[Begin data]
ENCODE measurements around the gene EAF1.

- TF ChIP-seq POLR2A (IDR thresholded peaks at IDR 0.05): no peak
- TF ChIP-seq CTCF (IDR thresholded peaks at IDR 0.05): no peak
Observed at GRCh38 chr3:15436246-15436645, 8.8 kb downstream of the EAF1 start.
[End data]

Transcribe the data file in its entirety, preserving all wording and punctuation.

ENCODE measurements around the gene EAF1.

- TF ChIP-seq POLR2A (IDR thresholded peaks at IDR 0.05): no peak
- TF ChIP-seq CTCF (IDR thresholded peaks at IDR 0.05): no peak
Observed at GRCh38 chr3:15436246-15436645, 8.8 kb downstream of the EAF1 start.